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Understanding Inheritance law for daughters in India

by Godrej Properties Limited

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India's property and inheritance laws come with gender bias, disadvantaging women in various ways. However, post-independence reforms and changing perspectives have initiated a slow transformation in inheritance rights for women in India despite the absence of a Uniform Civil Code.

What is the Inheritance Act of India? 

The "Inheritance Act" in India includes a range of legal provisions, such as the Hindu Succession Act, Muslim Personal Law, and Indian Succession Act, which not only regulate inheritance and succession based on religious affiliations and personal beliefs but also address gender-specific aspects. These laws ensure equitable distribution of assets among legal heirs, with specific provisions designed to safeguard women's inheritance rights.

Property and inheritance laws for women under Hindu law

Let us understand the inheritance laws under the Hindu law.

Property rights of a daughter

Recent amendments in Hindu law have significantly improved women's status. Daughters now inherit maternal and paternal ancestral property on par with sons, sharing the same responsibilities as coparceners. They can also seek maintenance and shelter if widowed, divorced, or deserted and gain complete control over any gifted or bequeathed property upon adulthood.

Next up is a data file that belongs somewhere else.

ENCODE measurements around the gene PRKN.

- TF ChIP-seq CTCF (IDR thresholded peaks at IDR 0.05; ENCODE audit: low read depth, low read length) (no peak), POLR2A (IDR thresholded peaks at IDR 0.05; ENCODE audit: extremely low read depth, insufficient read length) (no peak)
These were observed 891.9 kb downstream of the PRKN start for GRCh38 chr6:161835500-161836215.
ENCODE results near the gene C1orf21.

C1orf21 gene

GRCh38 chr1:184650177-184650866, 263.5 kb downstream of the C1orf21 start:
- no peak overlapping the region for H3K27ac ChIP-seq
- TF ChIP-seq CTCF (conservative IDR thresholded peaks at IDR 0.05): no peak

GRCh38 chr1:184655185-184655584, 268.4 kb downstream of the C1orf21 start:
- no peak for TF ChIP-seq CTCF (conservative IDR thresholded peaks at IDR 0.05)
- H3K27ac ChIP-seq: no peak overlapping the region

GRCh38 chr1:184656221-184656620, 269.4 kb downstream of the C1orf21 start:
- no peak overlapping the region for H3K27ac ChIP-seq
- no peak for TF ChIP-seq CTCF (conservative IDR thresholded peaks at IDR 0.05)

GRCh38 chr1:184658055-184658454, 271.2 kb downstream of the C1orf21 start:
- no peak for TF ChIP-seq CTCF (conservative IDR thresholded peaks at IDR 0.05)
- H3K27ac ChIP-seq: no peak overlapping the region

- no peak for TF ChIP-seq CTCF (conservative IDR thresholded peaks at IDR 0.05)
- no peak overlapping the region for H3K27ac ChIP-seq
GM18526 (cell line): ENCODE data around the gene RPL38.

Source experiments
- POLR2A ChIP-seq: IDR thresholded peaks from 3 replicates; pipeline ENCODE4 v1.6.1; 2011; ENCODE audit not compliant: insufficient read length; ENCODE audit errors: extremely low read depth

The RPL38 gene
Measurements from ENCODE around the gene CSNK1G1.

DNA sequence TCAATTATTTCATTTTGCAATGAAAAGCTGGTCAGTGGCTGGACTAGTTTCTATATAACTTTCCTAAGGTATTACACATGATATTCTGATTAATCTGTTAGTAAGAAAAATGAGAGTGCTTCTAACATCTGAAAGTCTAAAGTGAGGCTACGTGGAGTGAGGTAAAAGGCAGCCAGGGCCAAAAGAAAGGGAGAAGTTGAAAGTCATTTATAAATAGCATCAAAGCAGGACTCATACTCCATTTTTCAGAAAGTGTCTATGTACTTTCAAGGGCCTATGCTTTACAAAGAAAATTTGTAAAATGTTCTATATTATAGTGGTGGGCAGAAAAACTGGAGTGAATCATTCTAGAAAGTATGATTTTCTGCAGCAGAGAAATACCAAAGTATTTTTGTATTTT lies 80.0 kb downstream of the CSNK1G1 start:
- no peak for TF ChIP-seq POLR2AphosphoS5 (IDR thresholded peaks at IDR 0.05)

Property rights of a wife

Under Hindu Succession Law, married women have full ownership rights over their personal property, with the freedom to sell, gift, or dispose of it as they choose. In property divisions, wives receive an equal share. In the unfortunate event of their husband's death, they inherit an equal share of his assets, along with their children and mother-in-law.

Property rights for other female relatives

Property rights for other female relatives are as follows:

  • Mothers, classified as Class I heirs, inherit an equal share of their deceased son's assets.
  • Sisters, recognised as Class II heirs, can claim their deceased brother's property only if no Class I heirs are present.
  • Daughters-in-law have limited property rights over their parents-in-law's assets.
  • Divorced women can seek maintenance and alimony but have no legal claim to their ex-husband's property.

Inheritance rights for women under Christian law

Under Christian law, daughters inherit both parental properties equally with their siblings. A wife is entitled to maintenance from her husband, and her inheritance depends on whether there are children. A mother is not considered a dependent and is not entitled to maintenance but may inherit a portion if the deceased has no child. 

Inheritance rights for women under Islamic law

Islamic Law, guided by Sharia, outlines gender-specific rules for inheritance:

  • Daughters inherit half as much as sons.
  • Wives have ownership rights and are entitled to maintenance.
  • A widow inherits one-fourth of her husband's assets (one-eighth if there are children).
  • A mother is entitled to maintenance and inherits one-sixth of her deceased child's assets.

The final word

Recent amendments and evolving judgments have provided women with greater legal rights in property and inheritance. Women must be aware of these rights to prevent any unlawful deprivation of their assets.

 

Frequently Asked Questions

1. What are the property rights of daughters under Hindu Law?

Ans: Daughters under Hindu Law now inherit ancestral property, both maternal and paternal, on par with sons. They share the same liabilities, and on adulthood, daughters gain complete control over any property or assets gifted or bequeathed to them.

2. Do daughters-in-law have rights to their parents-in-law's property under Hindu Law?

Ans: Daughters-in-law have limited rights over their parents-in-law's property, whether ancestral or self-acquired. Their rights are dependent on their husband's inheritance and share.


 

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